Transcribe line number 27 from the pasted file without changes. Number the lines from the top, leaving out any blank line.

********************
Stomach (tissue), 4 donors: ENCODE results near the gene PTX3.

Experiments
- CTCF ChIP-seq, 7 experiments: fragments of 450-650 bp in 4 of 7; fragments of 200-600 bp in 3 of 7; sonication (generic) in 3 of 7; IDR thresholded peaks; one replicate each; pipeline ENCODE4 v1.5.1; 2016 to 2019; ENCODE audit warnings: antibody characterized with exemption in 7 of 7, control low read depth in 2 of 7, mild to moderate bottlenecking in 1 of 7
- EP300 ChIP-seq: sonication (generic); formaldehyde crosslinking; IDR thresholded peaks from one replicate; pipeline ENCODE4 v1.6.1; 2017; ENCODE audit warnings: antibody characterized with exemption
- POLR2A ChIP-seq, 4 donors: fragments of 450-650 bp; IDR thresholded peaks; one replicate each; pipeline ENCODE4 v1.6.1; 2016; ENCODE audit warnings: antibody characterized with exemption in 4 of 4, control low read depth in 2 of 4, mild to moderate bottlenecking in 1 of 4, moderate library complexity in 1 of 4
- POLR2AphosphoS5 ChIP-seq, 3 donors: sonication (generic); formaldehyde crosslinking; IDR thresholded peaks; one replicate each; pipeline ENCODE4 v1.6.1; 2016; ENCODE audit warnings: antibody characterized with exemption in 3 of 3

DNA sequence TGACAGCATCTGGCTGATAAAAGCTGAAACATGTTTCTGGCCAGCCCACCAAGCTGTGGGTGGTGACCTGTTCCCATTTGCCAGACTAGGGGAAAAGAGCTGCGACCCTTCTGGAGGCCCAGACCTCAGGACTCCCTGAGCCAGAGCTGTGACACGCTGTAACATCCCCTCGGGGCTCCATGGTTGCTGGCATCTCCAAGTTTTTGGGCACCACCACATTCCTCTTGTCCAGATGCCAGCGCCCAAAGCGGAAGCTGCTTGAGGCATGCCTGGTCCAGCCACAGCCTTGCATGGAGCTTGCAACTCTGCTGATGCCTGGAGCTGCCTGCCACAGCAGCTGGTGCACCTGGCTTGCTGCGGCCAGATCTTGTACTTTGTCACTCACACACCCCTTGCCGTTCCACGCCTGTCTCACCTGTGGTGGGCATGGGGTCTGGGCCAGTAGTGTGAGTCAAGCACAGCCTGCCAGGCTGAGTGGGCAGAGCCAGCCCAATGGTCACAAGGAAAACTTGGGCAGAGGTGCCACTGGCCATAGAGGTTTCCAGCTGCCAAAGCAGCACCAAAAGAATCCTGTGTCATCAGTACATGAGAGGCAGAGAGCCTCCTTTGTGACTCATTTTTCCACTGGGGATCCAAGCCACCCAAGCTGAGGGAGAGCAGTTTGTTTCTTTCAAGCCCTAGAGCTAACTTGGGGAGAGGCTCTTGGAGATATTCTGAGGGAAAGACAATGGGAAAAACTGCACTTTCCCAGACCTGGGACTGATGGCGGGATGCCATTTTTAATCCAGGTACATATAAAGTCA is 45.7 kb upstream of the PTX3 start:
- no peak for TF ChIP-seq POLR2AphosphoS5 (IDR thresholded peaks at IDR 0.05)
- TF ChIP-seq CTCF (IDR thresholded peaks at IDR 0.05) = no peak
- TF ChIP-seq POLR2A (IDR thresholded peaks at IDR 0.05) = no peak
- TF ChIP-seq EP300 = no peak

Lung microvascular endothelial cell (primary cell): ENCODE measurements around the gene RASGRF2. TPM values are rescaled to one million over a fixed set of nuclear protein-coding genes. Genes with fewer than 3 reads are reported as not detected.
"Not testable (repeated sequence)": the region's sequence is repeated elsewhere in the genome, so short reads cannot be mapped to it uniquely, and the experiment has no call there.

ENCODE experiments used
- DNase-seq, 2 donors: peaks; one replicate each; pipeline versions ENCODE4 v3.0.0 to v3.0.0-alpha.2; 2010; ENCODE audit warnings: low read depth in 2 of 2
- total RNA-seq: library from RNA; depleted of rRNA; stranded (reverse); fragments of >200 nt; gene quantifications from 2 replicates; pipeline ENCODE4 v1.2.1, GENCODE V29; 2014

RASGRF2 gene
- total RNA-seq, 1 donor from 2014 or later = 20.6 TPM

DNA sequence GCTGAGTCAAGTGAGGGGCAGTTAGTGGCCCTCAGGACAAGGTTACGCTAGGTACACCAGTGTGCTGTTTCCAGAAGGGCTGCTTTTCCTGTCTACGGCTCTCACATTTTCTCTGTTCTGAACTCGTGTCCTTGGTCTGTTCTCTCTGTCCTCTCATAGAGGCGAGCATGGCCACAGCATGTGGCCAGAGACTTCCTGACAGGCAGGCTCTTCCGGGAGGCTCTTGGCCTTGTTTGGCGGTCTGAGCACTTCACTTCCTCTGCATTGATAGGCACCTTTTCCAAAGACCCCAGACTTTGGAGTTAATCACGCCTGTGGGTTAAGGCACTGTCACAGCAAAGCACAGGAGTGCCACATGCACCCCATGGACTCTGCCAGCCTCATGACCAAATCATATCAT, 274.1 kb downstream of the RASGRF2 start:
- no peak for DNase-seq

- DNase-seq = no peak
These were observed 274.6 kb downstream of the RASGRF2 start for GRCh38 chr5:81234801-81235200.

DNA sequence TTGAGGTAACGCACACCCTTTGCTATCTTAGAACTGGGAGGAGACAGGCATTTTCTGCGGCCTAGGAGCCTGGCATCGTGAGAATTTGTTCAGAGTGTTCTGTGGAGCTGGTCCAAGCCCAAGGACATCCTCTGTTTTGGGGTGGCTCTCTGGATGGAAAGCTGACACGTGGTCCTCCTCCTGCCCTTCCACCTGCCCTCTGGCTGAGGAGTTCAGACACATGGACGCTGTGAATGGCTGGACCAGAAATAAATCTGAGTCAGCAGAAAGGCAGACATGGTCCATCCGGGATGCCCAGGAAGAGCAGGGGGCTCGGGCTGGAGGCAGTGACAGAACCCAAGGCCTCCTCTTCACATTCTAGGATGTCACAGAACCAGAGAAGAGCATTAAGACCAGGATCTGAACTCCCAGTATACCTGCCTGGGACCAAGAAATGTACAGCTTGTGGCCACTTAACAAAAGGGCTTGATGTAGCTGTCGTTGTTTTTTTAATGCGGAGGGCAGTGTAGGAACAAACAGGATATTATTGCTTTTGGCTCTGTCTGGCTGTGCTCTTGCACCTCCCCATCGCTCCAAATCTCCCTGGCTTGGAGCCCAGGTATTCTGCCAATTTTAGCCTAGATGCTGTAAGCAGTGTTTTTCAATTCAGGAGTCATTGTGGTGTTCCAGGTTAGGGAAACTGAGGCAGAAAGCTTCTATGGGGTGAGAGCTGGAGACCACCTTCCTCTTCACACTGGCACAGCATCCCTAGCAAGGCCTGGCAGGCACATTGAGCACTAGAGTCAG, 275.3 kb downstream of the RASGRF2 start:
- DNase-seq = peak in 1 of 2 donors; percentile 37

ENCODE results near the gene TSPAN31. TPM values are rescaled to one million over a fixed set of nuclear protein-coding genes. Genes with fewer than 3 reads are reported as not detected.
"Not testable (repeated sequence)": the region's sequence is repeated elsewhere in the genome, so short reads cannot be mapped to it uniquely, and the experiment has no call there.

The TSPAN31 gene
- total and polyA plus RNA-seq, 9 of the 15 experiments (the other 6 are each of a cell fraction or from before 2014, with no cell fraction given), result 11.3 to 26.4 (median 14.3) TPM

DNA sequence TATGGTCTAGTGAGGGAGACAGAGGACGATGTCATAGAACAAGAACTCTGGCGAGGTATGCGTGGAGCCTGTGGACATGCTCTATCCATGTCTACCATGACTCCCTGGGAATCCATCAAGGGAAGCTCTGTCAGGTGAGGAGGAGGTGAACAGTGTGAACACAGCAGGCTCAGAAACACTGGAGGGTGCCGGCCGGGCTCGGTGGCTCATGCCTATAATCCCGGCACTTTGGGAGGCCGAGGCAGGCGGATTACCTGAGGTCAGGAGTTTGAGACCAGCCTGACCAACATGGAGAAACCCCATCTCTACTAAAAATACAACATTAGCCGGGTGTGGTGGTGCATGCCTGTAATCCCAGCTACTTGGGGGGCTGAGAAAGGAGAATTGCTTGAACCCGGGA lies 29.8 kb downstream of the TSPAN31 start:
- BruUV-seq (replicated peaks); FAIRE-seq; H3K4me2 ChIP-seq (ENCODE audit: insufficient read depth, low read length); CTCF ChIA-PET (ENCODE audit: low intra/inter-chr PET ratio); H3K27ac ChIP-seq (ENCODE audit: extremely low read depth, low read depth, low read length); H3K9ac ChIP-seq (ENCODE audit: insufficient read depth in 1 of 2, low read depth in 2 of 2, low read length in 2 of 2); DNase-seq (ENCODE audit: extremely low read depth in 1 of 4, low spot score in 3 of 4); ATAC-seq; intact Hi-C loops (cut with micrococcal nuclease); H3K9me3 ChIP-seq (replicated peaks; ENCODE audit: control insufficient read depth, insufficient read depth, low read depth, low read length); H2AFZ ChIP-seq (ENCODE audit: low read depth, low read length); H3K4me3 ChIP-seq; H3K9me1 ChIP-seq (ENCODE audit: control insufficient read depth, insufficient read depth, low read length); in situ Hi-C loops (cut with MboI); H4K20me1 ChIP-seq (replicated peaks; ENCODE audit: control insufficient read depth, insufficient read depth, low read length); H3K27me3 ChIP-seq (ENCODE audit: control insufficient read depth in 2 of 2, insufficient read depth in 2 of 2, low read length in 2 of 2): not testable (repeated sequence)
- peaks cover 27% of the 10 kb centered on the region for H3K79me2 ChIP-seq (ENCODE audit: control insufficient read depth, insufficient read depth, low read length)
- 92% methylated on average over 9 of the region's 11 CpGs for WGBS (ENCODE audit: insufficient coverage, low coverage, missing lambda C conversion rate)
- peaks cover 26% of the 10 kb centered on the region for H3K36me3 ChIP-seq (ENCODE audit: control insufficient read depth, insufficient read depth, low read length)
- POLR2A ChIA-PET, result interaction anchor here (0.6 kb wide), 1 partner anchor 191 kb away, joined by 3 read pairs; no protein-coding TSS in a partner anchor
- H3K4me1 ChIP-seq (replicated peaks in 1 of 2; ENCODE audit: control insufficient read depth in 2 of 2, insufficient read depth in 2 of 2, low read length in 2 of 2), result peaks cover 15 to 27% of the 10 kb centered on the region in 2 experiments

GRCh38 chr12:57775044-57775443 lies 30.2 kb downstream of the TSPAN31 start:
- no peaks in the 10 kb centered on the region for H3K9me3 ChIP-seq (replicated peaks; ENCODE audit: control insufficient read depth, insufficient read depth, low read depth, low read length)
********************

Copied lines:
The TSPAN31 gene